November 19, 2020 - In this analysis, we (1) provide an overview of the state correctional population; (2) discuss our projections of the population through 2024-25, and (3) comment on how changes in the sizes of these populations could impact state correctional costs in both the near and long term. Specifically, we estimate that the number of inmates, parolees, and wards in the state’s correctional system will significantly decline due to two main factors—operational changes that the California Department of Corrections and Rehabilitation (CDCR) has taken to mitigate the spread of COVID-19 and various policy changes recently enacted that will further reduce the size of the state correctional population in the long term. We also estimate that these population declines will substantially slow the expected growth in CDCR’s overall projected costs through 2024-25—partially through the closure of five prisons. This publication is part of our The 2021-22 Budget: California’s Fiscal Outlook series.
February 22, 2016 - In this report, we provide an analysis of the Governor's budget proposals for state criminal justice departments and programs, including for the California Department of Corrections and Rehabilitation (CDCR), the judicial branch, the Department of Justice, and various local public safety programs. We review the most significant proposals in these areas and offer corresponding recommendations for the Legislature's consideration.
March 16, 2017 - Presented to Senate Budget Subcommittee No. 5 on Corrections, Public Safety, and the Judiciary
February 23, 2012 - In 2011, the state enacted several bills to realign to county governments the responsibility for certain felon offenders who previously had been eligible for state prison and parole. These changes will significantly reduce the inmate and parole populations managed by CDCR. This report identifies the impacts of the realignment of adult offenders on CDCR's operations and facility needs, discusses whether realignment will enable the state to meet the prison population limit required by the federal court, as well as whether the change in the makeup of CDCR's inmate population following realignment will affect its housing, mental health, and medical facility needs. The report provides recommendations on how to better match CDCR facilities and programs with the remaining inmate population following the realignment.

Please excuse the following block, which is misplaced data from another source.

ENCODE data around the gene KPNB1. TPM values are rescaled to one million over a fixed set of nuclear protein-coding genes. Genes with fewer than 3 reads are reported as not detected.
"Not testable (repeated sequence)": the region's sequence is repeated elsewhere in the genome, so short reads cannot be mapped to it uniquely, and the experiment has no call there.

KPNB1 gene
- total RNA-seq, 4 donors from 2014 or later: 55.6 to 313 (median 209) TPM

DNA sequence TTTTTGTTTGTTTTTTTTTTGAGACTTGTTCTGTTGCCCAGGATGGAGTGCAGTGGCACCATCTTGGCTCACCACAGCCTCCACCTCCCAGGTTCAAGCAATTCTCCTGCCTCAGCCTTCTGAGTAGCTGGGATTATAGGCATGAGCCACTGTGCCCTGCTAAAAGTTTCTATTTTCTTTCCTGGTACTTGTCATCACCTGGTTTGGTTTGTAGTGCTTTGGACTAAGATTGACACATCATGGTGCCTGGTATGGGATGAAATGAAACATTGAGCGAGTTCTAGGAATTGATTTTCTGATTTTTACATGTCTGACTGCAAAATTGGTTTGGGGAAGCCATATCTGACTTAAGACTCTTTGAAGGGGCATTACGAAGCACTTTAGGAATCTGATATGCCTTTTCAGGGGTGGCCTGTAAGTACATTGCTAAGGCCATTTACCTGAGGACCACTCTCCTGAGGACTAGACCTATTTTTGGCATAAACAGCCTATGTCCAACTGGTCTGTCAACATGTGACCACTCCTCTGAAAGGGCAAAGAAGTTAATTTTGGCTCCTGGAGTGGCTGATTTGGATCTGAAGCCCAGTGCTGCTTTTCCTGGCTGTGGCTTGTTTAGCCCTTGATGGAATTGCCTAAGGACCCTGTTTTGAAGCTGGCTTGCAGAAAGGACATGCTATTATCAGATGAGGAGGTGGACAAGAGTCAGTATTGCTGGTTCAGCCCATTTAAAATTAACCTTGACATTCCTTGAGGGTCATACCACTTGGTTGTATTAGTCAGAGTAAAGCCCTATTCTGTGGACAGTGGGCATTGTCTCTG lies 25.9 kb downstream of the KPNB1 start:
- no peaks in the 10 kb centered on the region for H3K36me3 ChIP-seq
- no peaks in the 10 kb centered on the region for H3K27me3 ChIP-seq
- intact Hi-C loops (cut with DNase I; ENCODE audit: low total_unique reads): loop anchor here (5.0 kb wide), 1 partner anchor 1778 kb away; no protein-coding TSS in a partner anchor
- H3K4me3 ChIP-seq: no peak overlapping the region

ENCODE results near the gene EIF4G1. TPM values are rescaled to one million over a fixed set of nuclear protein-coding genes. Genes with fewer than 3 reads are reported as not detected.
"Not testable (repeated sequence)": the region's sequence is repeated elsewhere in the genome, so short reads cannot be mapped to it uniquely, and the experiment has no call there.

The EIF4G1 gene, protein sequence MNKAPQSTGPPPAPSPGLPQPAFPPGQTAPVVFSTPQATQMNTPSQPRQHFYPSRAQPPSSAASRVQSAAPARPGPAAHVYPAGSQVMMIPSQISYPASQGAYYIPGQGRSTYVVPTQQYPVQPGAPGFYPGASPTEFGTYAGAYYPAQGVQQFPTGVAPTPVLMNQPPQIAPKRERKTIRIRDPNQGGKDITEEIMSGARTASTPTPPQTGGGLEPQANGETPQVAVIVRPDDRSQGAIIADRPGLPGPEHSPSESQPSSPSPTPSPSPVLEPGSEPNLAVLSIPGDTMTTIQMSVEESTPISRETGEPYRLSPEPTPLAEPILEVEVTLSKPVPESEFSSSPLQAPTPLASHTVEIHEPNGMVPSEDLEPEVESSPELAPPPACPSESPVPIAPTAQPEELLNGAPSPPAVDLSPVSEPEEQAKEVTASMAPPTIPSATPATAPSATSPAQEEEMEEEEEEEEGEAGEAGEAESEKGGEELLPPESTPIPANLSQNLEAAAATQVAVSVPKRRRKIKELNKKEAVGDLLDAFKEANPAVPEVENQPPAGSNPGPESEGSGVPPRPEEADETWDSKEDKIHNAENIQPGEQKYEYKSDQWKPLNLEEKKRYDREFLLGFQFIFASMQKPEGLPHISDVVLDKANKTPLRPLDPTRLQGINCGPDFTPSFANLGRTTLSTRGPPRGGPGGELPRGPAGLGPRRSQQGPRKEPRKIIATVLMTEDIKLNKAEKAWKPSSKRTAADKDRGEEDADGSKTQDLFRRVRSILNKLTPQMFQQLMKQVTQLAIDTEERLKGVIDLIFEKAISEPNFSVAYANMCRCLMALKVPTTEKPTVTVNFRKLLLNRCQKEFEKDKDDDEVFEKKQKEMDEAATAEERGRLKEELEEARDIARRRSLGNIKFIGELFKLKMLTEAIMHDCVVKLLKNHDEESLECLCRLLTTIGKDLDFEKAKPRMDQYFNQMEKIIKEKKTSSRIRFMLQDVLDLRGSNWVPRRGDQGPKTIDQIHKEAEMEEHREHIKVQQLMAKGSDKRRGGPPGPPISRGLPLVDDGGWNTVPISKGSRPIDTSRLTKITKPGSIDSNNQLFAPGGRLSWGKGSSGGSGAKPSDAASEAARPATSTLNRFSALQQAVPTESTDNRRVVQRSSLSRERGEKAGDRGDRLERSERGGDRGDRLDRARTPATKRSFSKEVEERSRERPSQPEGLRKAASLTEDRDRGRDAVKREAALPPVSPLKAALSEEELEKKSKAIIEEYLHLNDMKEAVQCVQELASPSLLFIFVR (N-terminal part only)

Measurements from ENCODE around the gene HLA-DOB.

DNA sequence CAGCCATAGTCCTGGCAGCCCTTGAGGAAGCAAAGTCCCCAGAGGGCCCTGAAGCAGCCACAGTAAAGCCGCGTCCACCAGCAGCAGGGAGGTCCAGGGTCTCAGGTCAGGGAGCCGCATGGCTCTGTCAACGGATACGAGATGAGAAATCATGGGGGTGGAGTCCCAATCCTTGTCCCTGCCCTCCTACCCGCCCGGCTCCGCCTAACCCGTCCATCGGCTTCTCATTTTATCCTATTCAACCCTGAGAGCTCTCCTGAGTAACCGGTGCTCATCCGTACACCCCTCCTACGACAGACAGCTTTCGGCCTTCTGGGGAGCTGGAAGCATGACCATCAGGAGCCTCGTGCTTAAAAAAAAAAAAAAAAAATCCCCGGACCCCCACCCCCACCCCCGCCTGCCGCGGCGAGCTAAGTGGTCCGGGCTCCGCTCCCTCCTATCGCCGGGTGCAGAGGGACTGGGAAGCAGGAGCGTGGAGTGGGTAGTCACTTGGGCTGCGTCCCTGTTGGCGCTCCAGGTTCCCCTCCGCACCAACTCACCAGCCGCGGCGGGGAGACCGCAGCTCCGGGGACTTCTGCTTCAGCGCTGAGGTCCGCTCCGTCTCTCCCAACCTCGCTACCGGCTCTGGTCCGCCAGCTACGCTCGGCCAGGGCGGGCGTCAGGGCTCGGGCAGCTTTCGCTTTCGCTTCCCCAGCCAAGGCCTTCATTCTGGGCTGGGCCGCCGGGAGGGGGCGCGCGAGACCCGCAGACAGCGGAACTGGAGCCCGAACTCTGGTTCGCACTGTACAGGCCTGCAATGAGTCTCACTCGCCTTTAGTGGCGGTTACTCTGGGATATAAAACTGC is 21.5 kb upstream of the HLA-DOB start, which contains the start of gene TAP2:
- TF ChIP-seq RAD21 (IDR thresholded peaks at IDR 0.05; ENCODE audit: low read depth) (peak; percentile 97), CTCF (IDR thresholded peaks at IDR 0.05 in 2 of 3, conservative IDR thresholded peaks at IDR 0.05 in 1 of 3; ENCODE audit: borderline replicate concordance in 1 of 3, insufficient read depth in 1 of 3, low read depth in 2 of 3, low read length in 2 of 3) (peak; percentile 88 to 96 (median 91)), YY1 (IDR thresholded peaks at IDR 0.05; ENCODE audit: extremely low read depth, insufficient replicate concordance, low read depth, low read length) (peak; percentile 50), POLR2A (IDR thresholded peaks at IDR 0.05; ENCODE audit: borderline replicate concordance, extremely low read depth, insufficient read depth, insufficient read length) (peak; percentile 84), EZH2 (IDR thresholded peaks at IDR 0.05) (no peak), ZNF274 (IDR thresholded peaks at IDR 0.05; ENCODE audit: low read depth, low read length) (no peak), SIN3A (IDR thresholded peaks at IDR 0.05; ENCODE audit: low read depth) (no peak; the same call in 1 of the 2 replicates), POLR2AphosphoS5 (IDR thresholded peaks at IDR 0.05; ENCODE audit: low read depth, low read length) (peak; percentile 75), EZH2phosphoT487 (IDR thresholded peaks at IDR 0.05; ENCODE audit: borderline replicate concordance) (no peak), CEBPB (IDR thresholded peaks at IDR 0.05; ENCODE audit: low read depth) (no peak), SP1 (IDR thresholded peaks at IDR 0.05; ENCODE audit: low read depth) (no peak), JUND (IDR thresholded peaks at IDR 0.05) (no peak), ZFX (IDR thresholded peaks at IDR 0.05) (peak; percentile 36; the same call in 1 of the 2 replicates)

April 14, 2021 - This report provides background on the ways parolees access substance use disorder treatment (SUDT) through providers who are typically either funded by the California Department of Corrections and Rehabilitation or through Medi-Cal (the state’s Medicaid program). It assesses the trade-offs between these two approaches and recommends steps to improve the quality of service and create savings by increasing the utilization of Medi-Cal for parolee SUDT.
May 16, 2012 - In April 2012, the California Department of Corrections and Rehabilitation (CDCR) released a report (referred to as the “blueprint”) on the administration’s plan to reorganize various aspects of CDCR operations, facilities, and budgets in response to the effects of the 2011 realignment of adult offenders, as well as to meet various federal court requirements (such as reducing the inmate population to meet specified population cap targets). In this brief we (1) summarize and assess the major aspects of the blueprint and (2) present alternative approaches that are available to the Legislature. In our view, much of the administration’s blueprint merits legislative consideration. However, the General Fund costs of the planned approach—in particular, an estimated $78 million in annual debt service—is a significant tradeoff. We find that the state could meet its facility requirements (including those for medical and mental health treatment) and specified population cap targets at much lower ongoing General Fund costs than proposed by the administration, potentially saving the state as much as a billion dollars over the next seven years.